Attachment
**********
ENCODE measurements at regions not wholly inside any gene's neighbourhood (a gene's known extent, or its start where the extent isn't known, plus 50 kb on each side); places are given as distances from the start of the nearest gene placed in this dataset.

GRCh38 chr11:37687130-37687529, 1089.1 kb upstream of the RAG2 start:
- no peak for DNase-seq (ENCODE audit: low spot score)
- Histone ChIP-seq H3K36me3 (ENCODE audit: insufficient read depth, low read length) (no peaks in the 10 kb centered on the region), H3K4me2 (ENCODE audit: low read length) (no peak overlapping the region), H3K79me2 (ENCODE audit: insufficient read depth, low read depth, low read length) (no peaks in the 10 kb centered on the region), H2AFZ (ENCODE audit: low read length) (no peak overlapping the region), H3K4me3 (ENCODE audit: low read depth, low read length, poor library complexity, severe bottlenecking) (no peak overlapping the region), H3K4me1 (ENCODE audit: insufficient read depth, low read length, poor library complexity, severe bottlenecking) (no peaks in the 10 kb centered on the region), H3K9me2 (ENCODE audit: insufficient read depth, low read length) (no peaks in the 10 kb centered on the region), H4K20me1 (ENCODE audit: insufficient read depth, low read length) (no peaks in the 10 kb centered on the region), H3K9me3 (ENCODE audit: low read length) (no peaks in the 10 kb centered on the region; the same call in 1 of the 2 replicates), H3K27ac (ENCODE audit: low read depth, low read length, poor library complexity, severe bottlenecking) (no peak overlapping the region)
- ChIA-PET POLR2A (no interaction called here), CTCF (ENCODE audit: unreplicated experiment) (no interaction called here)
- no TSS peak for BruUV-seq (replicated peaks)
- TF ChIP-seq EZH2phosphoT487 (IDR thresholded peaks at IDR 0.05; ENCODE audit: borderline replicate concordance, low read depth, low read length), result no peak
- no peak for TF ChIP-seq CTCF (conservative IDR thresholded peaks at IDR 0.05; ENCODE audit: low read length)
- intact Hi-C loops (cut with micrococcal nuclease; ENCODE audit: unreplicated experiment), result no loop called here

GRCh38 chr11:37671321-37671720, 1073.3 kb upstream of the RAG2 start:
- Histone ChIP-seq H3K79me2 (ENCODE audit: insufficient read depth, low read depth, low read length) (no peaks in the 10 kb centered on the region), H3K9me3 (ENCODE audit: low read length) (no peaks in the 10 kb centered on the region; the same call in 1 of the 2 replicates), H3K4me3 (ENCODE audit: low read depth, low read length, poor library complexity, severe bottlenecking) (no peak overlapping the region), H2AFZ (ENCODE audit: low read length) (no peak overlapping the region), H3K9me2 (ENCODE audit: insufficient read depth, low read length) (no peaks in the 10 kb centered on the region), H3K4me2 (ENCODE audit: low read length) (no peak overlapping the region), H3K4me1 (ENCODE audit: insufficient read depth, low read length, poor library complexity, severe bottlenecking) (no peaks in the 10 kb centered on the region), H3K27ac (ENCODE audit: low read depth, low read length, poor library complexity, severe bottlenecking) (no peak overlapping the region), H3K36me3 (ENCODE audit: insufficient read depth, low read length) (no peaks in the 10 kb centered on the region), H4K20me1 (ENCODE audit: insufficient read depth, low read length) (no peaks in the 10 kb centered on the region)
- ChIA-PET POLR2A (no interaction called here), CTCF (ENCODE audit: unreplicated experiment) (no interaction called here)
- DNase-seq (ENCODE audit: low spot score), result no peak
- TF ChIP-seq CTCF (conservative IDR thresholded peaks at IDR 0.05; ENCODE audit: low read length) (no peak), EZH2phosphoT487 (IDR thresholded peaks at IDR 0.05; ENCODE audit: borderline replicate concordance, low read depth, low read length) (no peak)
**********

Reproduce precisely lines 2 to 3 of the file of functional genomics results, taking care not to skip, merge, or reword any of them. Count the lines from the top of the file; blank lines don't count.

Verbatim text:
GRCh38 chr11:37687130-37687529, 1089.1 kb upstream of the RAG2 start:
- no peak for DNase-seq (ENCODE audit: low spot score)